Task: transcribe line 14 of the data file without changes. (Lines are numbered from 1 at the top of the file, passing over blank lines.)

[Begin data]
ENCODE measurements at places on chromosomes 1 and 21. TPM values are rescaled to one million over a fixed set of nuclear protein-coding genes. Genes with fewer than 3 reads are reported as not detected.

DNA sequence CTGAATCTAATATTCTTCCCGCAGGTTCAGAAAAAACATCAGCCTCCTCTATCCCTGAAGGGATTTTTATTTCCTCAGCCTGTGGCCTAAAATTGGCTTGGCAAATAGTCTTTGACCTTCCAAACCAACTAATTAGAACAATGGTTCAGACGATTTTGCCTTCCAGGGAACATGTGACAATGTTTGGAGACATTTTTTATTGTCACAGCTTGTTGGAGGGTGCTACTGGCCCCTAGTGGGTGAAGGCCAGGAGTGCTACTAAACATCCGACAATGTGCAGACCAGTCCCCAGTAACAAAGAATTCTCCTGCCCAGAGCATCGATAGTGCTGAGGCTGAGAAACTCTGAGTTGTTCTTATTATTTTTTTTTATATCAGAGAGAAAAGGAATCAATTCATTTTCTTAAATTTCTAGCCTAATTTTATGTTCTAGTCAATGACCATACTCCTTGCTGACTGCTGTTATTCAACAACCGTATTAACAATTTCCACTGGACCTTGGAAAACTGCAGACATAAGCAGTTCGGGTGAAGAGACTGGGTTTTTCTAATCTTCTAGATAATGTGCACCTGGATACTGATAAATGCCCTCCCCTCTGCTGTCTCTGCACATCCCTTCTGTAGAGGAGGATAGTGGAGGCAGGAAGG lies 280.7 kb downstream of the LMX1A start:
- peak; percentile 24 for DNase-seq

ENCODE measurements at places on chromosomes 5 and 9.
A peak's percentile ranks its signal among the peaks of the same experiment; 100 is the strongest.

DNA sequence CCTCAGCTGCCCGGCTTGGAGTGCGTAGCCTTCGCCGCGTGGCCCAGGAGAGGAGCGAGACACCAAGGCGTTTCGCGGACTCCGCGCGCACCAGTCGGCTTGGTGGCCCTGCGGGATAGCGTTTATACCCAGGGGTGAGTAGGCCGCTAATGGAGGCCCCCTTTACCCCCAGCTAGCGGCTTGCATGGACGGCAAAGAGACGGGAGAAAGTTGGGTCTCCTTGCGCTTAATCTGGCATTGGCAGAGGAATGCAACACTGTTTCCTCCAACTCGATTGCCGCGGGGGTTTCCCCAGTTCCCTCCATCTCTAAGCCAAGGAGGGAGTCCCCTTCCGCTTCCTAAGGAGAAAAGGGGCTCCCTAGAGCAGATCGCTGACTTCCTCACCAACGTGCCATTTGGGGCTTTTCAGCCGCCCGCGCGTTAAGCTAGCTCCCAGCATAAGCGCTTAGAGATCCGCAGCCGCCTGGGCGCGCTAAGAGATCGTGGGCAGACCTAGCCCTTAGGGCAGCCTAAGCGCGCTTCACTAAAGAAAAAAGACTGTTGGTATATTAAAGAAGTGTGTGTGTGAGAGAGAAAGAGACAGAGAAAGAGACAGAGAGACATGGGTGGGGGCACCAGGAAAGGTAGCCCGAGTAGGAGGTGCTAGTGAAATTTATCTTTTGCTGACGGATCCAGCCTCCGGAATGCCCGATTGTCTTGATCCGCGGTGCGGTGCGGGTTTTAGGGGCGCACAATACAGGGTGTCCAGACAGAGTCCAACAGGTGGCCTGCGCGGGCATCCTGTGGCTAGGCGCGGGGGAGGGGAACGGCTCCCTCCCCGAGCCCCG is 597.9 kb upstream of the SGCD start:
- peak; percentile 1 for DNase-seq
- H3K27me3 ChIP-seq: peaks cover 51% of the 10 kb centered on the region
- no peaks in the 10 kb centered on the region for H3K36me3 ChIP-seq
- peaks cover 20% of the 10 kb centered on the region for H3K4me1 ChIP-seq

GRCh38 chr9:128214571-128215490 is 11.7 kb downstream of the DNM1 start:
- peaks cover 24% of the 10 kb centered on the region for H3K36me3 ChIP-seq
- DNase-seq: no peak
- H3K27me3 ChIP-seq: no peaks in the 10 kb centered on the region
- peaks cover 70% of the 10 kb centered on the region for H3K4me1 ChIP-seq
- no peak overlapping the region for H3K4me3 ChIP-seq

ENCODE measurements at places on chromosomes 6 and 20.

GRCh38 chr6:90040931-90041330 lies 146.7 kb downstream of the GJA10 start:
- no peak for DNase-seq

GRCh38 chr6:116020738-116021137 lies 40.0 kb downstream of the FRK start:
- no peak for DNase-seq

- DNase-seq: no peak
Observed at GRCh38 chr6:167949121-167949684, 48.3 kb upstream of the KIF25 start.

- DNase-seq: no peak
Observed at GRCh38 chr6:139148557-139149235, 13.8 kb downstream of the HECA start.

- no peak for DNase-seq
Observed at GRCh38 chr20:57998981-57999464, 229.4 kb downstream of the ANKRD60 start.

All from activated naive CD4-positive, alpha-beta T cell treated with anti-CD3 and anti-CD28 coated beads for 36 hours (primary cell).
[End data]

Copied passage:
- H3K27me3 ChIP-seq: no peaks in the 10 kb centered on the region